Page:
Biography of Eleni Sikelianos
Born and raised in California, Eleni Sikélianòs, the great-grandaughter of the Nobel-nominated Greek poet Angelos Sikélianòs, received an MFA in Writing & Poetics from the Naropa Institute.
She is the author of The Loving Detail of the Living & the Dead (forthcoming from Coffee House Press, 2013), Body Clock (2008), The Book of Jon (City Lights Publishers, 2004), The California Poem (Coffee House Press, 2004), The Monster Lives of Boys & Girls (Green Integer, 2003), Earliest Worlds (Coffee House Press, 2001), The Book of Tendons (Post-Apollo Press, 1997), and To Speak While Dreaming (Selva Editions, 1993).
She has received numerous honors and awards for her poetry, nonfiction, and translations, including a National Endowment for the Arts Fellowship, a Fulbright Fellowship, residencies at Princeton University as a Seeger Fellow, at La Maison des écrivains étrangers in Britanny, and at Yaddo, a New York Foundation for the Arts Award in Nonfiction Literature, the James D. Phelan Award, two Gertrude Stein Awards for Innovative American Writing, and the New York Council for the Arts Translation Award.
Her work has been translated into a dozen languages, and she has participated in a number of international poetry festivals, including the Centre National du Livre’s Belles Etrangères reading tour of France, the Days of Poetry and Wine in Slovenia, the Barcelona Poetry Festival, and Metropole Bleu in Montreal.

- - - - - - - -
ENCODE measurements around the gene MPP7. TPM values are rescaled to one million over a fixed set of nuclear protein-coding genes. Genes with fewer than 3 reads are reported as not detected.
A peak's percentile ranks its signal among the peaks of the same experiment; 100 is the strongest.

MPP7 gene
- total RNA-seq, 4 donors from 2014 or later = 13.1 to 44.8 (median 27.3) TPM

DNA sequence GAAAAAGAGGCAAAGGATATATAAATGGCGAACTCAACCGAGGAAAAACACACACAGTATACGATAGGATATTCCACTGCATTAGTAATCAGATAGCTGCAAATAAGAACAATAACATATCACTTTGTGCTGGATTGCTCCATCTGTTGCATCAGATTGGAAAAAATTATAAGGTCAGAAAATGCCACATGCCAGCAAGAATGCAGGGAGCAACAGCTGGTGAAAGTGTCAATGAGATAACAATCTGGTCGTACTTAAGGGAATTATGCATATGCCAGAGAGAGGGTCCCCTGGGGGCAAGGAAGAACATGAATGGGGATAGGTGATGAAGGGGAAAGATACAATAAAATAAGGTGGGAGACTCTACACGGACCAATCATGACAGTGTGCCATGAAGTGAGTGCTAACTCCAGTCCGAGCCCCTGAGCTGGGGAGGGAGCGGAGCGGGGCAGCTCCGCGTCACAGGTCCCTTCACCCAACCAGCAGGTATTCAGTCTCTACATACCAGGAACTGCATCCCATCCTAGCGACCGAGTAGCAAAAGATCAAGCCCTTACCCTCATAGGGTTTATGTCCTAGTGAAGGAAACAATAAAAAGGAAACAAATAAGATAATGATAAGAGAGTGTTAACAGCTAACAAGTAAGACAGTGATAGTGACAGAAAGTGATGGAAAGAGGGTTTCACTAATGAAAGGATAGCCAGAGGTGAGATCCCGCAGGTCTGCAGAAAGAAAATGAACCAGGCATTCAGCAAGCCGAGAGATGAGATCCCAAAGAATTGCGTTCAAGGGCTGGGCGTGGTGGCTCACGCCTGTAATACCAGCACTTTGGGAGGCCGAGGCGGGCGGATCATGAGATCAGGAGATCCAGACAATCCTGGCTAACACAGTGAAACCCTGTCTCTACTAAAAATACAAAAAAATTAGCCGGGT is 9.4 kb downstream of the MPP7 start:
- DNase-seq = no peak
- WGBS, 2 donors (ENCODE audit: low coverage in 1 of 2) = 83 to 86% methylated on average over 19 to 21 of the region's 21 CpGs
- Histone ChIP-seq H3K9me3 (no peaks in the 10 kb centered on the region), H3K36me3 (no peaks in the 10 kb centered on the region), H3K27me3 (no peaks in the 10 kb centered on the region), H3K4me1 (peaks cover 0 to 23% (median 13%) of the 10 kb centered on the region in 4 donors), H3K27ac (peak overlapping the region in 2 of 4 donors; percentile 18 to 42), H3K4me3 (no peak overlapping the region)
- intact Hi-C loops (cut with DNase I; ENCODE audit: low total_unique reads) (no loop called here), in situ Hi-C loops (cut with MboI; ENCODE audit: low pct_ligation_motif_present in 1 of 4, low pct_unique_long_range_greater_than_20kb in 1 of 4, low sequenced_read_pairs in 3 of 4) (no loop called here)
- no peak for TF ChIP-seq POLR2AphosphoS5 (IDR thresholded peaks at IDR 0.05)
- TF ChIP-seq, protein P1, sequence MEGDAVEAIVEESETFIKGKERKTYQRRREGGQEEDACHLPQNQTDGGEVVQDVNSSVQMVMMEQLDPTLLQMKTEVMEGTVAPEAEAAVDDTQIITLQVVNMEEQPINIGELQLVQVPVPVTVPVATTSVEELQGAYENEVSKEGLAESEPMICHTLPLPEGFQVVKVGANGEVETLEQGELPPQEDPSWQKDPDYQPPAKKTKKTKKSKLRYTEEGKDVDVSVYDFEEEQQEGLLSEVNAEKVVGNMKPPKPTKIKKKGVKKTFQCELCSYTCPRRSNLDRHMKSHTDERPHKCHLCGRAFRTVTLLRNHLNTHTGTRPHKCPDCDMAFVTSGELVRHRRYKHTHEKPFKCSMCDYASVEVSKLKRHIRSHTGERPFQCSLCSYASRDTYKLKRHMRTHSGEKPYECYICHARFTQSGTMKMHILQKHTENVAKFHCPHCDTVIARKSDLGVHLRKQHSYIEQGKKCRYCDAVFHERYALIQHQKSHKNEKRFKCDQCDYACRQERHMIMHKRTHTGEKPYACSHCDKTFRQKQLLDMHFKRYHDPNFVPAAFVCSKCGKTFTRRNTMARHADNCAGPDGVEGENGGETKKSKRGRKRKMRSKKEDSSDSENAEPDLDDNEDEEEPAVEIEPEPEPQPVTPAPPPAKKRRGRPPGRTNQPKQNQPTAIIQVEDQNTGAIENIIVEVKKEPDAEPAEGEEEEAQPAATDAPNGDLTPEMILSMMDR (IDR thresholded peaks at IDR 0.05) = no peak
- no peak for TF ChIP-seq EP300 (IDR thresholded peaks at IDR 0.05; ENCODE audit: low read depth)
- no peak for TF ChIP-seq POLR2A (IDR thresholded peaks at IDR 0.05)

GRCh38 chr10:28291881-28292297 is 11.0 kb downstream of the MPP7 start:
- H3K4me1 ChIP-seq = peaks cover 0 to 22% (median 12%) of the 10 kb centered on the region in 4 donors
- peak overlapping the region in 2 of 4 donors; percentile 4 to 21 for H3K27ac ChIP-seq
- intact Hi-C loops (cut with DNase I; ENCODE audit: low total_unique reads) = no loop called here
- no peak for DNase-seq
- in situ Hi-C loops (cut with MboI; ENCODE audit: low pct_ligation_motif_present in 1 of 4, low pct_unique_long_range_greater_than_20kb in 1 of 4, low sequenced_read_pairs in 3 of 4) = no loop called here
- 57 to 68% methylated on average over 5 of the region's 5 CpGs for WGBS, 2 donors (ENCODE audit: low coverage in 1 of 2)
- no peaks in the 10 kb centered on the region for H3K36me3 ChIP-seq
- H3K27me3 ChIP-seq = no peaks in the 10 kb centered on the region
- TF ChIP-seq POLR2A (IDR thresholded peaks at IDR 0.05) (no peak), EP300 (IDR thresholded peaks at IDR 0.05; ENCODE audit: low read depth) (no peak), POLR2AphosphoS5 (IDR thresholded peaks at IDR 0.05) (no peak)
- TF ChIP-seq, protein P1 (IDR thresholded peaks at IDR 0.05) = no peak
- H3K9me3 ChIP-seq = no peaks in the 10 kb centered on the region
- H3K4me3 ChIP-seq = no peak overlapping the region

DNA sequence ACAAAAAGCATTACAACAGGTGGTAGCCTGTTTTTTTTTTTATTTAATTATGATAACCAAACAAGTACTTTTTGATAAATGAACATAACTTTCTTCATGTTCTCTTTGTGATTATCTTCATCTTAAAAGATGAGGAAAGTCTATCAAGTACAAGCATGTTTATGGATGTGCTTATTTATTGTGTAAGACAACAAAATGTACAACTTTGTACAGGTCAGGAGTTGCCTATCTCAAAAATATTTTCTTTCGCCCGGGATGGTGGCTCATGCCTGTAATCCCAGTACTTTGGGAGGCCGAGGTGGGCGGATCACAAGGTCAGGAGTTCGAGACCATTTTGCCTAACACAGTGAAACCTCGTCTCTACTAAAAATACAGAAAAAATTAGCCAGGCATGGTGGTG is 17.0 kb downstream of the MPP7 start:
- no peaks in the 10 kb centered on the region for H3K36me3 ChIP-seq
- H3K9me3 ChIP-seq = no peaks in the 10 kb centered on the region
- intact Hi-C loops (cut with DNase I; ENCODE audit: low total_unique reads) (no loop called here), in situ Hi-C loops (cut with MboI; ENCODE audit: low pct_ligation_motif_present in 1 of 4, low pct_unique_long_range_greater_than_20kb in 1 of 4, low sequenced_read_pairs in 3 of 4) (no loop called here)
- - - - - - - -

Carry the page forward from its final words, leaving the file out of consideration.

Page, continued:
For many years, Sikélianòs taught poetry for Teachers & Writers Collaborative in New York, and California Poets in the Schools, working in public schools and with at-risk youth, as well as in homeless shelters and prisons. She now teaches in and directs the Creative Writing program at the University of Denver, and is on guest faculty for the Naropa Summer Writing Program. She lives in Boulder with her husband, the novelist Laird Hunt, and their daughter.
Eleni Sikelianos Poems
Thus, Speak The Chromograph
Saying: One night in a cloud chamber I discovered a thing: that a thing (I used to have a crown of light) a thing could be more than True, and more again
In the Airport
A man called Dad walks by then another one does. Dad, you say and he turns, forever turning, forever being called. Dad, he turns, and looks
The snow falls, picks itself up, dusts itself off a sparrow flying like a leaf back up to its tree The future does a backbend toward you, it's
In the Airport
A man called Dad walks by
then another one does. Dad, you say
and he turns, forever turning, forever
being called. Dad, he turns, and looks
at you, bewildered, his face a moving
wreck of skin, a gravity-bound question
mark, a fruit ripped in two, an animal
that can't escape the field.